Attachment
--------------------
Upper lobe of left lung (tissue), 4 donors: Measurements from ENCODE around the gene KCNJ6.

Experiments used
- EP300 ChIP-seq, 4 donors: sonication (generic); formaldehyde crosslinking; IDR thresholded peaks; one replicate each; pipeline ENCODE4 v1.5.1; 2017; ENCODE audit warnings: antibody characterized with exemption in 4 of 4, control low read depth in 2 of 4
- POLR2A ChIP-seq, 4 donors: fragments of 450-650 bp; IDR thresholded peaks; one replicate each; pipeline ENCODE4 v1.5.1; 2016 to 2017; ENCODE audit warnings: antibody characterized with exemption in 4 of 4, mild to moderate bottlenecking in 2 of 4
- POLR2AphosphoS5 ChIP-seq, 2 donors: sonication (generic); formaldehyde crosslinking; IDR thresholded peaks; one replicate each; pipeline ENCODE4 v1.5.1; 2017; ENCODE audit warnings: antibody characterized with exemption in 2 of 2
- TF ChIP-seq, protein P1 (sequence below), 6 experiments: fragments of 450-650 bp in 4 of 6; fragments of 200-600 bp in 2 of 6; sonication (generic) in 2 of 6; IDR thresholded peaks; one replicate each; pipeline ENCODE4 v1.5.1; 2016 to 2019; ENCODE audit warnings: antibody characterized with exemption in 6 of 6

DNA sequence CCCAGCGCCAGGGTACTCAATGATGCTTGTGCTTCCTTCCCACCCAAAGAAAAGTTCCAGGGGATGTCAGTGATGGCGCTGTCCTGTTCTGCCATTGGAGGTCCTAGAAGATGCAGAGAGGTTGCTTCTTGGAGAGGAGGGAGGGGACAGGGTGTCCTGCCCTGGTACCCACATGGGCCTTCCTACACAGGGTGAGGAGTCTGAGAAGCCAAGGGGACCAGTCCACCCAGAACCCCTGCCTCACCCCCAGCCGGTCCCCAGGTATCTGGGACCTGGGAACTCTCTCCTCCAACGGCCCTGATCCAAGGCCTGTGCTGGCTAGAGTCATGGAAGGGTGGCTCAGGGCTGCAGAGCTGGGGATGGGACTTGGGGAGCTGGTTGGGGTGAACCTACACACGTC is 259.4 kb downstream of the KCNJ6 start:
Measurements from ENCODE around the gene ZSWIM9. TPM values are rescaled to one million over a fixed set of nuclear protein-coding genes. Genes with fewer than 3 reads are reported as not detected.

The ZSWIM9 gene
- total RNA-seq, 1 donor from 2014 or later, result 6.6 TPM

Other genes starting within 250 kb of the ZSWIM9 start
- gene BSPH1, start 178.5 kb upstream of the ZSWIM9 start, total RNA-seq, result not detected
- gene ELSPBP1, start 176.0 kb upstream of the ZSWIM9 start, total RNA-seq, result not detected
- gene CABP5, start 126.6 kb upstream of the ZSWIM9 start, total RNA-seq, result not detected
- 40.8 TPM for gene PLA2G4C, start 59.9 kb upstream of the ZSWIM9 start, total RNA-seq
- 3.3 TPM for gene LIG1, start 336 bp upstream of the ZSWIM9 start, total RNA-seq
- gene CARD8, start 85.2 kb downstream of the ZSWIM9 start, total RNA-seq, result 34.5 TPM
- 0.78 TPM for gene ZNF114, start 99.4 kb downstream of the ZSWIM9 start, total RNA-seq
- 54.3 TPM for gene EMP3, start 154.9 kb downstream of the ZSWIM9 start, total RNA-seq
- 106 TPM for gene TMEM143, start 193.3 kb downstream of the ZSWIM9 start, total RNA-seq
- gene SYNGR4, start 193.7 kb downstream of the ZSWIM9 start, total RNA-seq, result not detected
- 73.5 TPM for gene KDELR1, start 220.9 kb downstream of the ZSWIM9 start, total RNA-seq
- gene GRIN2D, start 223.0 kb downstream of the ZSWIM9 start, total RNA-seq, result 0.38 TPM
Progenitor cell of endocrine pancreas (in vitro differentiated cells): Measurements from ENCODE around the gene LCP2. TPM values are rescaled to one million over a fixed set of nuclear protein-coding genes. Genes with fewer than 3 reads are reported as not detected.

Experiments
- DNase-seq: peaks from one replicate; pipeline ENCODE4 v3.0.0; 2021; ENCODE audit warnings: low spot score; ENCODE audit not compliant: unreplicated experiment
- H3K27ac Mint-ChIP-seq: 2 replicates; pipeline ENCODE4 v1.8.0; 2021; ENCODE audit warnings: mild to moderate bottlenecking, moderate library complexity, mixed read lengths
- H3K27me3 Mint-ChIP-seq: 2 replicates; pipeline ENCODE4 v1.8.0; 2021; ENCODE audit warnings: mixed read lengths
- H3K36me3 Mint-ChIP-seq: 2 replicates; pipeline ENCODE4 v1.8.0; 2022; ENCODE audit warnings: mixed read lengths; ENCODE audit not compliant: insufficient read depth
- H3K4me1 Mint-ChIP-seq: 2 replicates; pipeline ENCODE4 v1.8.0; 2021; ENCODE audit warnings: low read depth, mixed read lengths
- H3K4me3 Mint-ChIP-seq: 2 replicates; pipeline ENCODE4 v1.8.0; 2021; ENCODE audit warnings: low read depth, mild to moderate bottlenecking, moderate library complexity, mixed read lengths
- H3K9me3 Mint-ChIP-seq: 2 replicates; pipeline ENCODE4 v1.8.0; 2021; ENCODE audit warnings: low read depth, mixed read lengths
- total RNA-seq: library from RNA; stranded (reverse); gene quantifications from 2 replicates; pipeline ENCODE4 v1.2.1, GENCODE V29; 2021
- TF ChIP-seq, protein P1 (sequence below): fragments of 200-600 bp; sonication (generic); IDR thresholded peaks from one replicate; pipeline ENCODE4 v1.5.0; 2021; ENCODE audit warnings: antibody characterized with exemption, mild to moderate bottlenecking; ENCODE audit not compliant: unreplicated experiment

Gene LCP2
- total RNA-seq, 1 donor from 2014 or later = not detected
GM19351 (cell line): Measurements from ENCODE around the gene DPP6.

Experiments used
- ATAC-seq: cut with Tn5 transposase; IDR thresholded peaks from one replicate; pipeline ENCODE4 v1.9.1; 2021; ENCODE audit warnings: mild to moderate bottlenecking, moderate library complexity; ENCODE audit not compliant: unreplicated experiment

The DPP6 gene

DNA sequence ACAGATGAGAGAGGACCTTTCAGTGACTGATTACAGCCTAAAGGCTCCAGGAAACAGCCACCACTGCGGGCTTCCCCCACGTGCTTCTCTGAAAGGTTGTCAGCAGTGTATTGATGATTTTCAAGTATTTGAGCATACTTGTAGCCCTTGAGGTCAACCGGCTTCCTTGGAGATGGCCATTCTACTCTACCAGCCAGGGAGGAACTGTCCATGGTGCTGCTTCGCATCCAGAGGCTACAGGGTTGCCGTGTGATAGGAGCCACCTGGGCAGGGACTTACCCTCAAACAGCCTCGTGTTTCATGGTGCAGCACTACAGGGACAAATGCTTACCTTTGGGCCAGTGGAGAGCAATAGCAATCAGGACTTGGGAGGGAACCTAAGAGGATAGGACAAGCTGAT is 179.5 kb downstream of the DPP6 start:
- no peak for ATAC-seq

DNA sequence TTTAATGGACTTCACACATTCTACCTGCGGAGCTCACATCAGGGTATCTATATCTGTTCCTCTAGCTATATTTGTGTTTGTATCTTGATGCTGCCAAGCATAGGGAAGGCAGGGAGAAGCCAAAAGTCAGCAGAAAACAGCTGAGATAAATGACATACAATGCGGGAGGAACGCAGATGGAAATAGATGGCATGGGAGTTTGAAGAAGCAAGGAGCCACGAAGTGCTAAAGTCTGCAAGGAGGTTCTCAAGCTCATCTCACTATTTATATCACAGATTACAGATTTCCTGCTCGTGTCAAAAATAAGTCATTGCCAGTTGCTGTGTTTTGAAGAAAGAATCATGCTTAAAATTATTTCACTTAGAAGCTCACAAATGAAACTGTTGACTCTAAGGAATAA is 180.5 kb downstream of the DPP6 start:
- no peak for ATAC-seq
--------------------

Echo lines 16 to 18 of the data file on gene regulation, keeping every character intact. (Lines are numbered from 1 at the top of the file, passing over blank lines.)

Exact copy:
- 3.3 TPM for gene LIG1, start 336 bp upstream of the ZSWIM9 start, total RNA-seq
- gene CARD8, start 85.2 kb downstream of the ZSWIM9 start, total RNA-seq, result 34.5 TPM
- 0.78 TPM for gene ZNF114, start 99.4 kb downstream of the ZSWIM9 start, total RNA-seq